Ich is caused by poor water quality, so maintaining a clean tank through weekly or biweekly changes can help reduce the likelihood of this disease rearing its ugly head. Dropsy, too, is related to poor water quality. This disease causes excessive bloating and scales that seem to protrude out from the body.

Glass Catfish 8
Photo by Deri

Fungal growths and lice are also frequently seen among Glass Catfish, as they are among other freshwater fish species. These diseases show signs like gray or white growths on fins, restless behavior, and rubbing on surfaces of the tank to try to remove the lice or other growths.

Keeping your water within the parameters mentioned earlier in this article is the best way to reduce the likelihood of your fish getting sick. In addition, you should conduct regular water changes and avoid overfeeding your fish. Overfeeding can cause a buildup of food in the tank and can also lead to digestive issues, like bloating.

Whenever you add new fish to your tank (or if you suspect that one of them may be sick), make sure you conduct a full quarantine. This way, you can observe and check out any new or ill sick to make sure they are healthy and ready to be introduced to the community.

Breeding And Life Spans Of Glass Catfish

Glass Catfish 9
Photo by Chiu Kang

Glass Catfish are active breeders in the wild, but not much is known about how to breed them in captivity. As a result, there are very few reports of home aquarium hobbyists being able to breed them successfully in captivity.

Nevertheless, it’s always worth a try! To get started, try lowering your tanks water temperature to about 73 degrees Fahrenheit. If you add small amounts of fresh water every day, this will trick your Glass Catfish into thinking that it is the rainy season. In the wild, Glass Catfish are seasonal spawners, only breeding during times of heavy rain.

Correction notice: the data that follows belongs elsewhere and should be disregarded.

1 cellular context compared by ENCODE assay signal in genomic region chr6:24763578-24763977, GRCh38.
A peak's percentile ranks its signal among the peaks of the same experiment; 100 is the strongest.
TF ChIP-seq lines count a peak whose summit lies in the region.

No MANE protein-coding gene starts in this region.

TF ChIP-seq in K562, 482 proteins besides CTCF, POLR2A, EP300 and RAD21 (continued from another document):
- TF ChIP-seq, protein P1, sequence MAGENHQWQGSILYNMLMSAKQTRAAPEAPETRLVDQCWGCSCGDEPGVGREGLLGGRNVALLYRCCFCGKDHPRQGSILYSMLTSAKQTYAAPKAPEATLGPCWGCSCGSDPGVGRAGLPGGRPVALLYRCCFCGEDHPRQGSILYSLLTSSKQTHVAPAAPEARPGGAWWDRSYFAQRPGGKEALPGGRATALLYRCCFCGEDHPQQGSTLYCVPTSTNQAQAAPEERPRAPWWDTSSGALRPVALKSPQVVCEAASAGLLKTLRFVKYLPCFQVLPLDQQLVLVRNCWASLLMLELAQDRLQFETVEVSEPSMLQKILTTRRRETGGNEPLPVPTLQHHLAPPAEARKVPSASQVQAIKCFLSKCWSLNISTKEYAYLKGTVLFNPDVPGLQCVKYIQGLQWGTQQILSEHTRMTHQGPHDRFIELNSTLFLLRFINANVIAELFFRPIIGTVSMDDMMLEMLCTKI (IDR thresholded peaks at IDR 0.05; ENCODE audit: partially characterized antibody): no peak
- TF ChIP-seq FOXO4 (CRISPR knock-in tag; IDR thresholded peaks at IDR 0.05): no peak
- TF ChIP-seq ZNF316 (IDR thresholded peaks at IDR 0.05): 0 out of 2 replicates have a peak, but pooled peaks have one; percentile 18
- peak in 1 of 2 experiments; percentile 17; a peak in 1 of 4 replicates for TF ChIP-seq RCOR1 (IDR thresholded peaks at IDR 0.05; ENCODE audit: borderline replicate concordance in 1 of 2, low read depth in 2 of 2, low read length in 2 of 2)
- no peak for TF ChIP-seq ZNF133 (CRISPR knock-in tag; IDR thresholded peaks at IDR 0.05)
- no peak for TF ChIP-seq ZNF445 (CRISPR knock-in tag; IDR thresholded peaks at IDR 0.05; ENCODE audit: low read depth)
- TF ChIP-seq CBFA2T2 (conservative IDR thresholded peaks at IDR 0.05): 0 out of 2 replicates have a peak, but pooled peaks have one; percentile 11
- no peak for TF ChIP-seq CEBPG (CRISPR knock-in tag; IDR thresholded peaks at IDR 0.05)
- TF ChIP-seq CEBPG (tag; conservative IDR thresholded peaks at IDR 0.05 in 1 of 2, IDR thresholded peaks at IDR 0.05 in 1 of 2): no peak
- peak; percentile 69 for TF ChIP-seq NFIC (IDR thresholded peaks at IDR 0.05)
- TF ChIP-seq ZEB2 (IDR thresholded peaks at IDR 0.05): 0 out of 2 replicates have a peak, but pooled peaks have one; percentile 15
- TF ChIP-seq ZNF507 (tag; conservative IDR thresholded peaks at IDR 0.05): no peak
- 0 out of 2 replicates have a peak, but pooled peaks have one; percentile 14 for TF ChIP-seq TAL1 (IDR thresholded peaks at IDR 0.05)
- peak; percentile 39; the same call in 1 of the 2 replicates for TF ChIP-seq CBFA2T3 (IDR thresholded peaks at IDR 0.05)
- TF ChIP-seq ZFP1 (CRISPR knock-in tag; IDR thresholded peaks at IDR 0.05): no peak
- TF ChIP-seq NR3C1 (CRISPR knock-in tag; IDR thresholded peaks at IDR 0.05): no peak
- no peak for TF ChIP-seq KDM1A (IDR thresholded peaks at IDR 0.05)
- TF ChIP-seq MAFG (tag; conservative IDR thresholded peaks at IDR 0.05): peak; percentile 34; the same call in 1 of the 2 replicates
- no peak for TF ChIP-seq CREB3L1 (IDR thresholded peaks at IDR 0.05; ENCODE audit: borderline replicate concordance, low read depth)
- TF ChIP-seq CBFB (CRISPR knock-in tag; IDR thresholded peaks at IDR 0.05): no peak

The lowered water temperature and the addition of fresh water will make your Glass Catfish believe that it is the rainy season and time to breed. You should also feed them large amounts of live food during this time period. This will give your fish the energy they need to spawn.

Glass Catfish are egg layers. The females will lay their eggs on the aquarium plants, and the eggs should hatch in three to five days. The young fry will be quite tiny but can eat baby brine shrimp for the first few weeks of life.

If you plan on breeding your Glass Catfish, your greatest challenge could very well be in determining whether your individuals are male or female. There are very few differences between male and female Glass Catfish. One of the only ones you will be able to spot is that females are just a bit larger and have stomachs that are somewhat more rounded. This serves the purpose of storing her eggs.

While the life spans of Glass Catfish vary, in captivity you can expect them to live for up to eight years. This varies, and of course relies on you implementing a consistent cleaning regimen and providing proper care and feeding.

Is A Glass Catfish For You?

If you’re looking for a relatively easy new species of fish to keep in your freshwater aquarium, look no further than the Glass Catfish. While there is some finesse involved in keeping these fish healthy, they are gorgeous and unique, adding a dynamic new appeal to your freshwater community.

Glass Catfish are friendly and amicable, coexisting well with other members of your aquarium. While keeping the tank clean enough to maintain your Glass Catfish’s health can be a challenge for some first-time aquarium owners, it is a challenge that is certainly worth it when you think about the years of enjoyment that this lively, peaceful fish will add to your home.